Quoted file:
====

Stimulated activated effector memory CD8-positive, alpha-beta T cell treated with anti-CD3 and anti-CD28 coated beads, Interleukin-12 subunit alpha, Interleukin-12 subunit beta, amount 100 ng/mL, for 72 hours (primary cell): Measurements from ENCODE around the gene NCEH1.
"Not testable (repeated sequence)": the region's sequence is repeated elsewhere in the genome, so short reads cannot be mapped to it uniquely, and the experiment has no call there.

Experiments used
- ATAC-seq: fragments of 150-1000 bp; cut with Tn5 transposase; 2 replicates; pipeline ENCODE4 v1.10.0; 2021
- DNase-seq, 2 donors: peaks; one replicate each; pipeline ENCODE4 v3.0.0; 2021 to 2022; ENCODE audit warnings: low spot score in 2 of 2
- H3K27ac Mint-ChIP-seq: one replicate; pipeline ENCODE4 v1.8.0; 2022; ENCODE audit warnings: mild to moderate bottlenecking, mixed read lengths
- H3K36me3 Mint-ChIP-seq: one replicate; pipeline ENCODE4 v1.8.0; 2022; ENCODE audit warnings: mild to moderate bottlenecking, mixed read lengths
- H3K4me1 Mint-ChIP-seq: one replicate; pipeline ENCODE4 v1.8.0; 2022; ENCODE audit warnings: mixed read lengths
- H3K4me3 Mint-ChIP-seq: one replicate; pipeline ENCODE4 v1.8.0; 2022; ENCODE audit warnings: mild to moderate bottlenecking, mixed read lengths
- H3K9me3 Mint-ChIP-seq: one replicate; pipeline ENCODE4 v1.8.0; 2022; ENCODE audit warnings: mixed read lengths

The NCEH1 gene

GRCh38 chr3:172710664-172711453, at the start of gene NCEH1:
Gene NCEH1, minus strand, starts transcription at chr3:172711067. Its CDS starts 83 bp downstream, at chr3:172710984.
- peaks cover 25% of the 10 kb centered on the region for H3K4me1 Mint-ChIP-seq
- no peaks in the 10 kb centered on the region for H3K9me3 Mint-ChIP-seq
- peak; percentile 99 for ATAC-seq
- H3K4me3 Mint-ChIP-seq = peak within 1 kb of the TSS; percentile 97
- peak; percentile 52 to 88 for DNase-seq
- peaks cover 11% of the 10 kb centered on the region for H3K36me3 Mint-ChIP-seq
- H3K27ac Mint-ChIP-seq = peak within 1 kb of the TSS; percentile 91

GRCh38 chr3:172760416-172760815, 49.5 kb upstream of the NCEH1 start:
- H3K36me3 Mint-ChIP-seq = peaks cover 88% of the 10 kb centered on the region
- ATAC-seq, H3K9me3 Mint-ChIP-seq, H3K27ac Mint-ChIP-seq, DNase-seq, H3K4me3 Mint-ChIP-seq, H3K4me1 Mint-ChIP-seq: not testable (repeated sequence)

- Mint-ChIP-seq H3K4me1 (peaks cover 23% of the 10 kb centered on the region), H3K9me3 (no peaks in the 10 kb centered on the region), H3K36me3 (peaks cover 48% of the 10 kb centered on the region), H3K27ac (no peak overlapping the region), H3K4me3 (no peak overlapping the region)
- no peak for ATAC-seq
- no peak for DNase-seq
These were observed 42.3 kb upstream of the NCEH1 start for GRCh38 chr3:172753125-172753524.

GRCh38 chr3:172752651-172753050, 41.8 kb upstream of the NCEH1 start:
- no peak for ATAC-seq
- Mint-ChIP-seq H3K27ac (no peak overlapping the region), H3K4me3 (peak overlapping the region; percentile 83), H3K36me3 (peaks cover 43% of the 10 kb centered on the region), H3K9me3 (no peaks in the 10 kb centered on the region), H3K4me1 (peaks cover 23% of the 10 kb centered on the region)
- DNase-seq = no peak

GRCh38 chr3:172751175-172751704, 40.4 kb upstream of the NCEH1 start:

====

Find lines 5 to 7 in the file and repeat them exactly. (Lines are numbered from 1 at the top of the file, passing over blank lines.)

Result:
- DNase-seq, 2 donors: peaks; one replicate each; pipeline ENCODE4 v3.0.0; 2021 to 2022; ENCODE audit warnings: low spot score in 2 of 2
- H3K27ac Mint-ChIP-seq: one replicate; pipeline ENCODE4 v1.8.0; 2022; ENCODE audit warnings: mild to moderate bottlenecking, mixed read lengths
- H3K36me3 Mint-ChIP-seq: one replicate; pipeline ENCODE4 v1.8.0; 2022; ENCODE audit warnings: mild to moderate bottlenecking, mixed read lengths